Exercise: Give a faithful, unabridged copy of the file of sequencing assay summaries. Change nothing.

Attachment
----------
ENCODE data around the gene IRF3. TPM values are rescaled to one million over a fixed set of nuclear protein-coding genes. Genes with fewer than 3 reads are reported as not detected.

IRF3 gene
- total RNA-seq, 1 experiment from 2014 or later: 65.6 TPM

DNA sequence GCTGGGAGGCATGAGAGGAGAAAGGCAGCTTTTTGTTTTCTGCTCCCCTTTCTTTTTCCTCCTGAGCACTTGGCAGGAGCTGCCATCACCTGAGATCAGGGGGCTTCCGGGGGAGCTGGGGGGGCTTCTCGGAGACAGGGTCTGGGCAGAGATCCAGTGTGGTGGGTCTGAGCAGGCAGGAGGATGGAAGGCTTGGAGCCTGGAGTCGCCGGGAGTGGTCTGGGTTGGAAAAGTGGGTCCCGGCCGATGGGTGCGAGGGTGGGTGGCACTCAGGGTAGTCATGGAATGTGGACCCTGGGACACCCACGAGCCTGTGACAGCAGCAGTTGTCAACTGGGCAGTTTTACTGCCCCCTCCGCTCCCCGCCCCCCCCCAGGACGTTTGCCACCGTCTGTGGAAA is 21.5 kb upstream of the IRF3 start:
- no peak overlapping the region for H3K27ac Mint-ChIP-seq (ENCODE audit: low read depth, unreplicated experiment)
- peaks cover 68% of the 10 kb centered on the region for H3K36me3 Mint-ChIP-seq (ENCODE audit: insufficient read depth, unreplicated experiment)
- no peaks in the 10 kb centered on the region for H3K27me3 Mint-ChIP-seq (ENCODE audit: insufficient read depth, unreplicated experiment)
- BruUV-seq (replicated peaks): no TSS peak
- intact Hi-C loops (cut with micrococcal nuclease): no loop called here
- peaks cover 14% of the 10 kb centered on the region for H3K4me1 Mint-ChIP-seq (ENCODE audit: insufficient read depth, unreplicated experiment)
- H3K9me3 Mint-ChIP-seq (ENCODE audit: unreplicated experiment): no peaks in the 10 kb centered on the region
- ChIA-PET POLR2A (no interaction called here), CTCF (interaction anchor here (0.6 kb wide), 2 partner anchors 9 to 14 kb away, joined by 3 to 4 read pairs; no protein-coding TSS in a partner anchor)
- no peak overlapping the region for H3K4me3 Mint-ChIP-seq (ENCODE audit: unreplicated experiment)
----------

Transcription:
ENCODE data around the gene IRF3. TPM values are rescaled to one million over a fixed set of nuclear protein-coding genes. Genes with fewer than 3 reads are reported as not detected.

IRF3 gene
- total RNA-seq, 1 experiment from 2014 or later: 65.6 TPM

DNA sequence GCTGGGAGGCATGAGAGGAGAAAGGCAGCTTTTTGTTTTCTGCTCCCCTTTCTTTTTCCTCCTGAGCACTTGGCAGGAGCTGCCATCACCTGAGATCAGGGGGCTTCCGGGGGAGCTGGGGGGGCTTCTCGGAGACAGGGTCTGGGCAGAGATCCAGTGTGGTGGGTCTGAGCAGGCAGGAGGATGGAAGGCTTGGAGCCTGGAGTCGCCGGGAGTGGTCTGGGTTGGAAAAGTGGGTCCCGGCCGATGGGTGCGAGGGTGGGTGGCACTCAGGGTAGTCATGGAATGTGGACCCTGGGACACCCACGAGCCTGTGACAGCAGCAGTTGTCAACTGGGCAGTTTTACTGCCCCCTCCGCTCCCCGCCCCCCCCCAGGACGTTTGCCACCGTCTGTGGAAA is 21.5 kb upstream of the IRF3 start:
- no peak overlapping the region for H3K27ac Mint-ChIP-seq (ENCODE audit: low read depth, unreplicated experiment)
- peaks cover 68% of the 10 kb centered on the region for H3K36me3 Mint-ChIP-seq (ENCODE audit: insufficient read depth, unreplicated experiment)
- no peaks in the 10 kb centered on the region for H3K27me3 Mint-ChIP-seq (ENCODE audit: insufficient read depth, unreplicated experiment)
- BruUV-seq (replicated peaks): no TSS peak
- intact Hi-C loops (cut with micrococcal nuclease): no loop called here
- peaks cover 14% of the 10 kb centered on the region for H3K4me1 Mint-ChIP-seq (ENCODE audit: insufficient read depth, unreplicated experiment)
- H3K9me3 Mint-ChIP-seq (ENCODE audit: unreplicated experiment): no peaks in the 10 kb centered on the region
- ChIA-PET POLR2A (no interaction called here), CTCF (interaction anchor here (0.6 kb wide), 2 partner anchors 9 to 14 kb away, joined by 3 to 4 read pairs; no protein-coding TSS in a partner anchor)
- no peak overlapping the region for H3K4me3 Mint-ChIP-seq (ENCODE audit: unreplicated experiment)